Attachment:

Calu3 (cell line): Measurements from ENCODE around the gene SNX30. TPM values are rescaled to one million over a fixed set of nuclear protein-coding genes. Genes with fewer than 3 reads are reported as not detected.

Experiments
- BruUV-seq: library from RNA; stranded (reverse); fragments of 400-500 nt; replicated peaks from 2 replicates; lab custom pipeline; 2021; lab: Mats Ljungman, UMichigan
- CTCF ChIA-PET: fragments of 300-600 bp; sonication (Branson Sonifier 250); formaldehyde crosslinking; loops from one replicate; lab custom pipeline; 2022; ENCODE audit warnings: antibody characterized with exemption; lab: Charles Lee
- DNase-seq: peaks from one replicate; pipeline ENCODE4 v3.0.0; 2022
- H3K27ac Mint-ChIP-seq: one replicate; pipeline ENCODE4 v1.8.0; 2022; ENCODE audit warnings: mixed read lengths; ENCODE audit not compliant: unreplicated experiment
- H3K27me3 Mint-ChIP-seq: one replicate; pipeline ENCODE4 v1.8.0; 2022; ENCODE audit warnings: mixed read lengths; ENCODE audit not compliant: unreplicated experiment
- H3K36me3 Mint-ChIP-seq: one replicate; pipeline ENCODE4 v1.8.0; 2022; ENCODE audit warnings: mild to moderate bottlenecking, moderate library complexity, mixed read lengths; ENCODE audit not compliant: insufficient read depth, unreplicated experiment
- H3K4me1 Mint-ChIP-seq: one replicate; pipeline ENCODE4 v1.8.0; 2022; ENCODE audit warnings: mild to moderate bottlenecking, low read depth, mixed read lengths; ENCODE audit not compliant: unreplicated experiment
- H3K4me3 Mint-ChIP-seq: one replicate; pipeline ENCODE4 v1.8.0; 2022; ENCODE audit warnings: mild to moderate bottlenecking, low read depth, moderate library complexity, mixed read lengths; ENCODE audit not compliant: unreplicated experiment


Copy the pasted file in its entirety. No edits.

Calu3 (cell line): Measurements from ENCODE around the gene SNX30. TPM values are rescaled to one million over a fixed set of nuclear protein-coding genes. Genes with fewer than 3 reads are reported as not detected.

Experiments
- BruUV-seq: library from RNA; stranded (reverse); fragments of 400-500 nt; replicated peaks from 2 replicates; lab custom pipeline; 2021; lab: Mats Ljungman, UMichigan
- CTCF ChIA-PET: fragments of 300-600 bp; sonication (Branson Sonifier 250); formaldehyde crosslinking; loops from one replicate; lab custom pipeline; 2022; ENCODE audit warnings: antibody characterized with exemption; lab: Charles Lee
- DNase-seq: peaks from one replicate; pipeline ENCODE4 v3.0.0; 2022
- H3K27ac Mint-ChIP-seq: one replicate; pipeline ENCODE4 v1.8.0; 2022; ENCODE audit warnings: mixed read lengths; ENCODE audit not compliant: unreplicated experiment
- H3K27me3 Mint-ChIP-seq: one replicate; pipeline ENCODE4 v1.8.0; 2022; ENCODE audit warnings: mixed read lengths; ENCODE audit not compliant: unreplicated experiment
- H3K36me3 Mint-ChIP-seq: one replicate; pipeline ENCODE4 v1.8.0; 2022; ENCODE audit warnings: mild to moderate bottlenecking, moderate library complexity, mixed read lengths; ENCODE audit not compliant: insufficient read depth, unreplicated experiment
- H3K4me1 Mint-ChIP-seq: one replicate; pipeline ENCODE4 v1.8.0; 2022; ENCODE audit warnings: mild to moderate bottlenecking, low read depth, mixed read lengths; ENCODE audit not compliant: unreplicated experiment
- H3K4me3 Mint-ChIP-seq: one replicate; pipeline ENCODE4 v1.8.0; 2022; ENCODE audit warnings: mild to moderate bottlenecking, low read depth, moderate library complexity, mixed read lengths; ENCODE audit not compliant: unreplicated experiment